In her transfixing first novel, Davies (author of the story collection The Redemption of Galen Pike) tells a stark story about exploration and extinction on the American continent. Driven by wanderlust to leave his small British village, Cy Bellman sets up a mule farm in rural Pennsylvania in the early 19th century. Reports of the discovery of large fossils in the Kentucky mud, “bones... that were bleached and pale and vast, like a wrecked fleet or the parched ribs of a church roof,” kindles his imagination more than his farm’s jennies and jacks: “it seemed possible that, through the giant animals, a door into the mystery of the world would somehow be opened.” Davies conveys the simultaneous ridiculousness and nobility of Bellman’s obsession, which compels this Don Quixote in a stovepipe hat to leave his daughter to determine whether mammoth beasts still wander the nation’s vast western expanse. Bellman’s Sancho Panza is a teenage Shawnee orphan hired to guide the strange man in his search. Their haphazard, perilous, and occasionally dreamlike traipse is mesmerizing, as is the complex relationship that develops between the two. Though the ending may come across as formulaic, it is nonetheless dramatically satisfying and doesn’t detract from this otherworldly novel. Agent: Bill Clegg, the Clegg Agency. (Apr.)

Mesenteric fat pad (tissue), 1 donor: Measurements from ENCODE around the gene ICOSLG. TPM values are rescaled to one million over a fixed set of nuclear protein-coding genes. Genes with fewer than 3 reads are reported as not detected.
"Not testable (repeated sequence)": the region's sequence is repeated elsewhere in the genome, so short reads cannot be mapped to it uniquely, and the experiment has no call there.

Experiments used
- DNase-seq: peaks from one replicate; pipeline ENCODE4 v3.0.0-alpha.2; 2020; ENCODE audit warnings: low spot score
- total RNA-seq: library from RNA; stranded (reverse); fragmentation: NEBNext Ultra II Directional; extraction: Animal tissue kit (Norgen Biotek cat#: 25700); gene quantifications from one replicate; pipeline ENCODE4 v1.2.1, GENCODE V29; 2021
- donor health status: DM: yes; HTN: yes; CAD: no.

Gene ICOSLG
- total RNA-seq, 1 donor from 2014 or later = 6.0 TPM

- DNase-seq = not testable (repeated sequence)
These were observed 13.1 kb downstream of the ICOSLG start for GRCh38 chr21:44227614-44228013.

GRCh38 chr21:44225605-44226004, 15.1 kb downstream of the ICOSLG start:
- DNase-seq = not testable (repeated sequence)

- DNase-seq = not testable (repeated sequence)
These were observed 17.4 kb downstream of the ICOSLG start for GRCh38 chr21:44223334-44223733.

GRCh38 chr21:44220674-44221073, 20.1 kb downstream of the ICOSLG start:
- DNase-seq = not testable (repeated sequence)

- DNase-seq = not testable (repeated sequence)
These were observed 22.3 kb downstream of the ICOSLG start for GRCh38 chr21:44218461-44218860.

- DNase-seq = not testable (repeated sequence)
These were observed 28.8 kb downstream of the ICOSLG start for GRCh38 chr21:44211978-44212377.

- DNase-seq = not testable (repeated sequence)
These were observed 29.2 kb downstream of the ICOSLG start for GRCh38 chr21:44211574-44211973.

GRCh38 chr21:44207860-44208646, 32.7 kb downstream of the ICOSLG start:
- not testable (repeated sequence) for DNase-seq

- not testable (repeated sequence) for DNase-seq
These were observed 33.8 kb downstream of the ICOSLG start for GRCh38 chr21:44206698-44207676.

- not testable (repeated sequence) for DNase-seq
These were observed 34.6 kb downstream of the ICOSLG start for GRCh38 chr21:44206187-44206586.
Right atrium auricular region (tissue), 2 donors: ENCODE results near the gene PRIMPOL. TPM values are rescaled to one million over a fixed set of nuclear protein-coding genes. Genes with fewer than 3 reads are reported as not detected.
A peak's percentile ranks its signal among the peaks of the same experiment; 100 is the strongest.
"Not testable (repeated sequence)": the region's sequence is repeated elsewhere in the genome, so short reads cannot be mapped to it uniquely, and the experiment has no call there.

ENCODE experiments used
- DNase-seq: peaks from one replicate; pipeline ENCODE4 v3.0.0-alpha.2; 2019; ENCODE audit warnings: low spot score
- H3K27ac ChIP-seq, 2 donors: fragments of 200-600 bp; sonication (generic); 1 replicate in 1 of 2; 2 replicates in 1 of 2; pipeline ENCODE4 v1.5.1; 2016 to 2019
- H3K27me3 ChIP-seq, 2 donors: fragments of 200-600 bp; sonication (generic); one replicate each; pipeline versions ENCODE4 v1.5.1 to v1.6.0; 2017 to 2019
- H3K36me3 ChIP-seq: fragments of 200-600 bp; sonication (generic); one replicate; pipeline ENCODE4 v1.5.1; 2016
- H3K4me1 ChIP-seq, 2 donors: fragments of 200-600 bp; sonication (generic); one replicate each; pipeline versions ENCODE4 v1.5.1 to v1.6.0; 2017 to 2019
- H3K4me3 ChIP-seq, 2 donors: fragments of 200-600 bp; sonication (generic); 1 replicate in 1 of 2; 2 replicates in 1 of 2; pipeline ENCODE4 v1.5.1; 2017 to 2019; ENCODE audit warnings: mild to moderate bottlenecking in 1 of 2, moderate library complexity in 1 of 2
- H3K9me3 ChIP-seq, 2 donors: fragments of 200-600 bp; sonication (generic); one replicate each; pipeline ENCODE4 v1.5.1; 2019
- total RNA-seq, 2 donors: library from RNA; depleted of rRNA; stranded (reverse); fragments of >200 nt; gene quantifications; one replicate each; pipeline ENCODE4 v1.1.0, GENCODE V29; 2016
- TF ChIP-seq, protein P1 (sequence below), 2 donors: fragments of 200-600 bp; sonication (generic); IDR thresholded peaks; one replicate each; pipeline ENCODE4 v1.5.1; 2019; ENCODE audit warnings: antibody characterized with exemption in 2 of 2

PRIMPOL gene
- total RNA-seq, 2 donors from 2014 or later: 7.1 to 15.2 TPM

This review has been corrected; an earlier version had character inaccuracies.
Reviewed on: 02/19/2018 Release date: 04/24/2018 Genre: Fiction